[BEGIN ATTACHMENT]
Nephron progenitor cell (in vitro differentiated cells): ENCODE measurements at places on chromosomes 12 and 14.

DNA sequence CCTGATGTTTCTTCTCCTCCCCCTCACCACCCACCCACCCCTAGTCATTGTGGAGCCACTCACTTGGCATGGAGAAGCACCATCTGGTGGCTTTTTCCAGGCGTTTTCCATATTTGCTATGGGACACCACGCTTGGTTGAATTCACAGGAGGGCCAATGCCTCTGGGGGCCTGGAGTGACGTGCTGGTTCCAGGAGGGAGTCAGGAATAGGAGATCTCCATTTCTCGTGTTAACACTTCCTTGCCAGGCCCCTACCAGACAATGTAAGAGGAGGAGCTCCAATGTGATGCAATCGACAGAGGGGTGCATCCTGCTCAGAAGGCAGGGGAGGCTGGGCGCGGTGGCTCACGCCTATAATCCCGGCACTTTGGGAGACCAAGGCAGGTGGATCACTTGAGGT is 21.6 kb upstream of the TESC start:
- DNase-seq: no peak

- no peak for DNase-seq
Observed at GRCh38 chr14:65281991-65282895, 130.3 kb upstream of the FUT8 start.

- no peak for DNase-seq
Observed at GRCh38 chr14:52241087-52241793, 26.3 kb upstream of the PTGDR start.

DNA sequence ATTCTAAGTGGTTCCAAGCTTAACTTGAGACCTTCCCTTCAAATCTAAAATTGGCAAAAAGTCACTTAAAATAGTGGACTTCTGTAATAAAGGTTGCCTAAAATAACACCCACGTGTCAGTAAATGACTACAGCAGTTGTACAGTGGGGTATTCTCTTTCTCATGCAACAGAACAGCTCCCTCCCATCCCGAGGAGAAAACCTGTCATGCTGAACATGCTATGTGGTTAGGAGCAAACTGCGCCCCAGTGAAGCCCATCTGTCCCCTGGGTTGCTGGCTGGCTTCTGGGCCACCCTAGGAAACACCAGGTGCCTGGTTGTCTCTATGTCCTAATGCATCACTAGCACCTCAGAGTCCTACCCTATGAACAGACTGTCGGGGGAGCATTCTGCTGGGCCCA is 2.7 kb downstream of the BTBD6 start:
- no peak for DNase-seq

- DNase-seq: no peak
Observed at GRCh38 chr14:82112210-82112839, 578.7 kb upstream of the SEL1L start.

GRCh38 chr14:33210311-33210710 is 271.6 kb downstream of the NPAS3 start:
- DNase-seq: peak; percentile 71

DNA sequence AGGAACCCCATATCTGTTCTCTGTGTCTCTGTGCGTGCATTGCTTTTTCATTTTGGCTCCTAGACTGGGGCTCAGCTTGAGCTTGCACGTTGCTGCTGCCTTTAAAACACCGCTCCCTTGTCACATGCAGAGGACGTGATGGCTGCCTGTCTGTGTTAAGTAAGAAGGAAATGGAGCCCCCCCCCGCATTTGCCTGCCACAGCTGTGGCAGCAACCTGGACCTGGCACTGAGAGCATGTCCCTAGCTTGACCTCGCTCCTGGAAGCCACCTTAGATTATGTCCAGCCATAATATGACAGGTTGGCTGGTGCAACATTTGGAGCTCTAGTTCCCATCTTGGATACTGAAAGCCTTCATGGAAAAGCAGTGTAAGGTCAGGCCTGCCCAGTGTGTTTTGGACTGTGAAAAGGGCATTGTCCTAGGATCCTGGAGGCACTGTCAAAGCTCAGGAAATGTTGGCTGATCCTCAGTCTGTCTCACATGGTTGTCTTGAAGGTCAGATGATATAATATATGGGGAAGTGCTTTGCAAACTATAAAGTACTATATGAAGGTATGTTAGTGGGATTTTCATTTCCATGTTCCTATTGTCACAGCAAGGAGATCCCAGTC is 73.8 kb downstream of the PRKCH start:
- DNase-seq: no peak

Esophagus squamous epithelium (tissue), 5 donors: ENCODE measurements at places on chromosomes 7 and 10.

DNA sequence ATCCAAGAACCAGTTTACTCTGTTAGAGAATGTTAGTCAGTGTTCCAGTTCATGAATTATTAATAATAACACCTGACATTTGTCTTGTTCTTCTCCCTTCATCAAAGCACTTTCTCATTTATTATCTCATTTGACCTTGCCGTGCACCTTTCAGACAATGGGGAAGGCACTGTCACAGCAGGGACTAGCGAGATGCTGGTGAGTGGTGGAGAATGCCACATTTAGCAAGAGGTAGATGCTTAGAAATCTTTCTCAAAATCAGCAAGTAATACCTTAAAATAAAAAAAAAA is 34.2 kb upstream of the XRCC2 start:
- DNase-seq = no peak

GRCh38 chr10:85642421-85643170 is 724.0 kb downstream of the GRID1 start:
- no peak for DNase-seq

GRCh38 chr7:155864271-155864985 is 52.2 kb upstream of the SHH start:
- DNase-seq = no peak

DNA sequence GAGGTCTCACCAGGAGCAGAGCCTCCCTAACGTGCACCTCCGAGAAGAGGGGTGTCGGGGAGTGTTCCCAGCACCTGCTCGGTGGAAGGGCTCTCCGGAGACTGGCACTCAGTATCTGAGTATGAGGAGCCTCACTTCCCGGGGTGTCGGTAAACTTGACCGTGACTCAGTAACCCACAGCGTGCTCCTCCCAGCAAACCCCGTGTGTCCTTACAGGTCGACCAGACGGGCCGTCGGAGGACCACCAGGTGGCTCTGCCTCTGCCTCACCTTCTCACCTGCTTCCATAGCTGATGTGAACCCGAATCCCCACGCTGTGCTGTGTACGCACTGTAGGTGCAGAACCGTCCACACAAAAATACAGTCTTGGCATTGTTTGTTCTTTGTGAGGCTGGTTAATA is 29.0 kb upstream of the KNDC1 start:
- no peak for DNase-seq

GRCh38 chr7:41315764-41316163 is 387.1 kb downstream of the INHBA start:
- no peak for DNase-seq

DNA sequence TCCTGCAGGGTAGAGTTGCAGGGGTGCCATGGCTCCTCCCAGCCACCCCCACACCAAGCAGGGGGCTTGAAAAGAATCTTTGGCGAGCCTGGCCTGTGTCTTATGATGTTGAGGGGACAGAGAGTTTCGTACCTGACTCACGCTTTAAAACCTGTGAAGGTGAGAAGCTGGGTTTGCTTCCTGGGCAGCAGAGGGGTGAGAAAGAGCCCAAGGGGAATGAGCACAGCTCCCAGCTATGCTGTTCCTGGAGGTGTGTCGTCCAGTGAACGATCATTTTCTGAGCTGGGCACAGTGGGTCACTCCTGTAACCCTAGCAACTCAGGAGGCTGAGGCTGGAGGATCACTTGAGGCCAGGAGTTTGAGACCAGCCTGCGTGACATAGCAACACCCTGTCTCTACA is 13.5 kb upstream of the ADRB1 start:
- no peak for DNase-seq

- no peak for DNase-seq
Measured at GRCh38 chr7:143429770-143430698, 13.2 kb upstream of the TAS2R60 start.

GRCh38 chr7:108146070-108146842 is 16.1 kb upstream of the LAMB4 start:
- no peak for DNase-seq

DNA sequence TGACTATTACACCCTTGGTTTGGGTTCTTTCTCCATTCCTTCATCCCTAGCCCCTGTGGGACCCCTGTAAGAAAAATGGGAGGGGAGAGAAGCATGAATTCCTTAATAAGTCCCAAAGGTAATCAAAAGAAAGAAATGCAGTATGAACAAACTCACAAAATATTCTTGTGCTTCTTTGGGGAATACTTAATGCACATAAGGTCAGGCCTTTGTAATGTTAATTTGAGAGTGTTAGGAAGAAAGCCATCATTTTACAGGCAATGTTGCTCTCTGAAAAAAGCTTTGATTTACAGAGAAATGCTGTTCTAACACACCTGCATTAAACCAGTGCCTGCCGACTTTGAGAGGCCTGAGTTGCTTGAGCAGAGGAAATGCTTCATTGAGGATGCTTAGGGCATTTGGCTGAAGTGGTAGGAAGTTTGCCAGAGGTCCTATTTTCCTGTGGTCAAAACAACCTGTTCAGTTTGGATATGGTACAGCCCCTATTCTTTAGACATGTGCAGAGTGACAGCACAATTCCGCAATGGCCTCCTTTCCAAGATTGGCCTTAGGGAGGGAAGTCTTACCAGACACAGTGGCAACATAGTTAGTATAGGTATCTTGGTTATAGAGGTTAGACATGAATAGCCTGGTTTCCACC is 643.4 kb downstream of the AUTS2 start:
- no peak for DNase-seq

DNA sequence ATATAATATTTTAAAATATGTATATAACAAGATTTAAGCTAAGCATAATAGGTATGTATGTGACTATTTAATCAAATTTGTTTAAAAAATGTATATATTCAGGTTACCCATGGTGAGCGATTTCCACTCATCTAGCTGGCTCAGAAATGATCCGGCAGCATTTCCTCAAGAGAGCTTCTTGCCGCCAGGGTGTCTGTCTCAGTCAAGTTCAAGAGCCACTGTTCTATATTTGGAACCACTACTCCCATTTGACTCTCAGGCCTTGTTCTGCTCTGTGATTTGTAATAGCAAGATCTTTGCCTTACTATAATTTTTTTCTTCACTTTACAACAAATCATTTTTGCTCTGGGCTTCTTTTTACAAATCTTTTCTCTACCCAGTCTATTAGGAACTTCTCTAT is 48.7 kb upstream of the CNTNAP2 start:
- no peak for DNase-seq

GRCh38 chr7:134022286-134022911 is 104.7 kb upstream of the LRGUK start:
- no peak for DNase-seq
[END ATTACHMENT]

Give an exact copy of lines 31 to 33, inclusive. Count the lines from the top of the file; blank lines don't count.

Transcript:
GRCh38 chr7:108146070-108146842 is 16.1 kb upstream of the LAMB4 start:
- no peak for DNase-seq

DNA sequence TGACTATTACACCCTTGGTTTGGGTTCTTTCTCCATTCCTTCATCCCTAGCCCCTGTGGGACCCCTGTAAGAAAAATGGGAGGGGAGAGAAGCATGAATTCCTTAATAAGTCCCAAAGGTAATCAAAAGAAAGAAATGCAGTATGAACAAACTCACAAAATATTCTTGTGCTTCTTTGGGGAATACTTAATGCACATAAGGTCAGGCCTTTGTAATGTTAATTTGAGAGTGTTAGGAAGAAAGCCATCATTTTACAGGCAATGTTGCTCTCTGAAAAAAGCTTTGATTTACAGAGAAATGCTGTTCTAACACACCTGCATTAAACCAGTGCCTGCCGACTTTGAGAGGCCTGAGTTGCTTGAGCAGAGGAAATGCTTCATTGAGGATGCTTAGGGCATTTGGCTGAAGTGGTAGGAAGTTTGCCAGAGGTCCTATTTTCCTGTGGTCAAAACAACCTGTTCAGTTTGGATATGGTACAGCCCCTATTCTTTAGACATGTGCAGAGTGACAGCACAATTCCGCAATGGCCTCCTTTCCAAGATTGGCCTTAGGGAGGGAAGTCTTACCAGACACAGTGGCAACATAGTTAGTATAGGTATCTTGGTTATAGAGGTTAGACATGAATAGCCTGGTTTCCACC is 643.4 kb downstream of the AUTS2 start: